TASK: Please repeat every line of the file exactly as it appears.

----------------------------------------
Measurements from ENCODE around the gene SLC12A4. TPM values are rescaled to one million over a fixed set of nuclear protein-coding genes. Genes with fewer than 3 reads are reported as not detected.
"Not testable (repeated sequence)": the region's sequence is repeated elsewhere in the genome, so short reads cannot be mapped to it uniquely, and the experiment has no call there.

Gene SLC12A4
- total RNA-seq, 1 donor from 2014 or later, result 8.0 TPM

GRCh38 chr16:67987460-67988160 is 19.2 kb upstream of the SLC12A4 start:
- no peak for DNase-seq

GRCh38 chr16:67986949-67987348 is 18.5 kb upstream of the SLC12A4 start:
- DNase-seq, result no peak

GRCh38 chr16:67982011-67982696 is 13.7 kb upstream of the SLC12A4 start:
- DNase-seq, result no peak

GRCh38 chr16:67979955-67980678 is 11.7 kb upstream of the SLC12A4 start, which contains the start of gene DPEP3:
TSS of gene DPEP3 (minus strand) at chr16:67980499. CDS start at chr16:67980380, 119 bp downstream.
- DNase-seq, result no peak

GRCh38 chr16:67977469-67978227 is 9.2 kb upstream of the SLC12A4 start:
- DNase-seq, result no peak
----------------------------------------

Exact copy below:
Measurements from ENCODE around the gene SLC12A4. TPM values are rescaled to one million over a fixed set of nuclear protein-coding genes. Genes with fewer than 3 reads are reported as not detected.
"Not testable (repeated sequence)": the region's sequence is repeated elsewhere in the genome, so short reads cannot be mapped to it uniquely, and the experiment has no call there.

Gene SLC12A4
- total RNA-seq, 1 donor from 2014 or later, result 8.0 TPM

GRCh38 chr16:67987460-67988160 is 19.2 kb upstream of the SLC12A4 start:
- no peak for DNase-seq

GRCh38 chr16:67986949-67987348 is 18.5 kb upstream of the SLC12A4 start:
- DNase-seq, result no peak

GRCh38 chr16:67982011-67982696 is 13.7 kb upstream of the SLC12A4 start:
- DNase-seq, result no peak

GRCh38 chr16:67979955-67980678 is 11.7 kb upstream of the SLC12A4 start, which contains the start of gene DPEP3:
TSS of gene DPEP3 (minus strand) at chr16:67980499. CDS start at chr16:67980380, 119 bp downstream.
- DNase-seq, result no peak

GRCh38 chr16:67977469-67978227 is 9.2 kb upstream of the SLC12A4 start:
- DNase-seq, result no peak